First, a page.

By Jeffrey Spear
When describing the culinary culture in Jacksonville, a typical response would include smokehouse barbeque, fried chicken, biscuits and gravy, pimiento cheese, fried green tomatoes, hush puppies, and other such mainstays of southern cuisine. The reality is that, in a region with over 1.5 million residents, more than 40 percent coming from non-European backgrounds, the culinary culture in Northeast Florida also includes dishes with strange and mysterious names such as pad see ew, shumai, queue de boeuf, doro wot, bulgogi, Spam musubi, baba ghanouj, chicharron con arepa, zwiebel schnitzel, mutton keema biryani, kimchi jeyuk bokkeum, and papa a la Huancaina.
According to recent surveys, the largest ancestry groups in Jacksonville include German, English, and Italian. The city is also home to the tenth-largest Middle Eastern population in America which includes individuals from Syria, Lebanon, Iran, Israel, Jordan, and Palestine and has the largest concentration of Filipinos in all of Florida. There are also significant immigrant populations from North African countries including Ethiopia and Nigeria as well as Caribbean points of origin including Cuba, Haiti, and Jamaica. Additionally, we have locals hailing from Russia and Eastern European countries including Albania, Poland, Ukraine, and Hungary and others with southeast Asian origins including China, Japan, Vietnam, South Korea, Cambodia, and India.
With so many ethnic populations taking up residency across Jacksonville’s 875 square miles, it’s easy to understand why there are so many exotic restaurants in our communities.
Of course, ethnic restaurants vary significantly in size, quality, and overall appeal. From food trucks and hole-in-the-wall operations that require little in the way of infrastructure or operating capital to considerably larger, fully designed, and aesthetically engaging venues that have relied upon serious investment to get their doors open, there are culinary experiences that will provoke the gamut of emotions—from intimidating and unimpressive to delightful and delectable.
While undeniably ethnic in origin, Italian, Mexican, and Japanese (sushi) cuisine have become long-standing culinary mainstays in American diets. In order to introduce foods that have not yet gained recognition or footholds in Jacksonville’s culinary consciousness, these familiar cuisines have been purposefully omitted.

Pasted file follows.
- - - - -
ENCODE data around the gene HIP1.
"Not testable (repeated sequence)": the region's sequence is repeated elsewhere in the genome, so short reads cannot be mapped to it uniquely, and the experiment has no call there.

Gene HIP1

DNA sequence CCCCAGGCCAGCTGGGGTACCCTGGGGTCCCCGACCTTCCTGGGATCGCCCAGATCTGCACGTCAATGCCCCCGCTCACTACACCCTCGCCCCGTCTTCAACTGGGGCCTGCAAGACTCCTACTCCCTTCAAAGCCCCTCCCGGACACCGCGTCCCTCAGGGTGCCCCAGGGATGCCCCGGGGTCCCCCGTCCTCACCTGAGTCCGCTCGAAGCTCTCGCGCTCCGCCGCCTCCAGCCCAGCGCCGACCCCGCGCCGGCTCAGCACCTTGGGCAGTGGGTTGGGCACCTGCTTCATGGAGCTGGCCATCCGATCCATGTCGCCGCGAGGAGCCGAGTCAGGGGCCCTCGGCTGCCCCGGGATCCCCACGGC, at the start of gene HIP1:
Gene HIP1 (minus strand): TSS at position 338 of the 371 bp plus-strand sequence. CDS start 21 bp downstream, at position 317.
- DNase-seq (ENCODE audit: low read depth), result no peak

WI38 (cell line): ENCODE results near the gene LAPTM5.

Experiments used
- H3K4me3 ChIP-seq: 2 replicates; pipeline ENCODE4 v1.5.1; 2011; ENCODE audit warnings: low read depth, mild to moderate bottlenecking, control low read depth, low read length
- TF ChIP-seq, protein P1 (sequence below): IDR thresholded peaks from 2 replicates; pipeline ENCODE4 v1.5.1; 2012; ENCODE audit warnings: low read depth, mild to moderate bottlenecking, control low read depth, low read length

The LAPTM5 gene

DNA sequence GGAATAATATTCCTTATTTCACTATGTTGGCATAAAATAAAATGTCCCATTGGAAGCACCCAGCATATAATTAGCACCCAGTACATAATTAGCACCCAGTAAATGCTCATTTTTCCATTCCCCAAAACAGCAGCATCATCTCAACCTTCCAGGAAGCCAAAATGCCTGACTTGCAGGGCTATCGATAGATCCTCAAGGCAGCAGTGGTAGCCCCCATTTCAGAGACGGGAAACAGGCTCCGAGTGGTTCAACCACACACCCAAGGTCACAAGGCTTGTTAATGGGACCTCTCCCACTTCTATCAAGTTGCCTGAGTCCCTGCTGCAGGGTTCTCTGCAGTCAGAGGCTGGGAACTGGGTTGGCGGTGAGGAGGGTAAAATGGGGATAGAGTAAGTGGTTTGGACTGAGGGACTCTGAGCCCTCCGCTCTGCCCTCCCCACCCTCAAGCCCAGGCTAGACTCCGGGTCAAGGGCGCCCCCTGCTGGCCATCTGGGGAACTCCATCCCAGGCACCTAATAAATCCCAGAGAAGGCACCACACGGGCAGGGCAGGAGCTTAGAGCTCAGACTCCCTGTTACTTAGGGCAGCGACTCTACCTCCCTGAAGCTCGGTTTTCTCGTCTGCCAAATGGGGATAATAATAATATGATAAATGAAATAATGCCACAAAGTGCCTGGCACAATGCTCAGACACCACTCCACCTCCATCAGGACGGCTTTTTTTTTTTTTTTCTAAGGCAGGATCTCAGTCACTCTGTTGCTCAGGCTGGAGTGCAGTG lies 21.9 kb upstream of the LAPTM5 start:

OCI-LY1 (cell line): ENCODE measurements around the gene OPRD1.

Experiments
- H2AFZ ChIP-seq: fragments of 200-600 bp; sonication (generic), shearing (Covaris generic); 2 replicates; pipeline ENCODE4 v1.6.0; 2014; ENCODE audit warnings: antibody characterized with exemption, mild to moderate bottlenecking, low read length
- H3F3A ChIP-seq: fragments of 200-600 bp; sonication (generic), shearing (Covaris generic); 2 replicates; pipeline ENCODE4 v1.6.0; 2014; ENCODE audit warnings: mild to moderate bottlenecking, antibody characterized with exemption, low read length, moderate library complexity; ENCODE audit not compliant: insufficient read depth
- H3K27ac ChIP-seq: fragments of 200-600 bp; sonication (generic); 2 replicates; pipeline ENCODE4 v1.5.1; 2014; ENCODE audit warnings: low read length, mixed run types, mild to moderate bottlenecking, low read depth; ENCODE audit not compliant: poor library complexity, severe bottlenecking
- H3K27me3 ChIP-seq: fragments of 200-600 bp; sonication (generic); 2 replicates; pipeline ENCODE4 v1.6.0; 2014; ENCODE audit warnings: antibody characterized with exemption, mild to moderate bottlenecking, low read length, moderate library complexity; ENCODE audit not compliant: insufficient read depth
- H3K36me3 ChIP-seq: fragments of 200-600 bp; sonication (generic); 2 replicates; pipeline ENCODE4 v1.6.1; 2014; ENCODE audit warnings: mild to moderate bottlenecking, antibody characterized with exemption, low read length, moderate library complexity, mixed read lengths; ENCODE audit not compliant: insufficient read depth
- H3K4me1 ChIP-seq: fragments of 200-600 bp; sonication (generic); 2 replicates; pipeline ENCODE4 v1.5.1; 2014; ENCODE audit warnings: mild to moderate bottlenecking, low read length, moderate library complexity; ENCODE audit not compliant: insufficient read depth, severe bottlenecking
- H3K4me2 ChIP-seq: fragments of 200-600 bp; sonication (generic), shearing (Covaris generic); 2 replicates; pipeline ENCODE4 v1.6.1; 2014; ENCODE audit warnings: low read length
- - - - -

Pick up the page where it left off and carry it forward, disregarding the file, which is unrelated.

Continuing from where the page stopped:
The cuisines featured are those typically patronized by the ethnic diaspora living and working in the region. They also require a sense of adventure and a willingness to take risks. If you crave excitement and are willing to overlook aesthetically challenged environments in pursuit of exciting ingredients, flavors, and preparations, you’ll enjoy the places we’ve uncovered.
Starting at the smaller end of the food service spectrum, check out Jacksonville’s food trucks. There are exceptionally talented chefs who embrace the food truck culture as a way of developing their craft. Aside from standards including burgers, BBQ, and pizza, many food truck chefs are producing authentic culinary delights from Argentina (Mama’s Food), Venezuela (El Chamo Criollo), Germany (Wurstbusters), Hawaii (Big Island Bowls), and Peru (Rinconcito de Lima).
When it comes to brick-and-mortar operations, the variety is even greater. This being said, it helps to check out online reviews and prepare for the worst. Some of these places, in spite of abundant praise online, can be a little off-putting. Between run-down strip mall locations, dim lighting, questionable hygiene, unappealing aesthetics, and poorly maintained facilities, they do not have the same level of polish and sparkle of larger, better-staffed, and better-equipped enterprises.
The good news is that there are plenty of operators who understand what it means to run an appealing and sustainable ethnic restaurant and there are wonderful treasures to discover.
At the smaller-size end of the spectrum, Apna (Indian & Pakistani), Marianas Grinds (Pacific Islander), Hala’s Mideast Eatery and Market (Middle Eastern) and Beignets Caribbean Cafe (Haitian) all represent opportunities for new and interesting culinary experiences.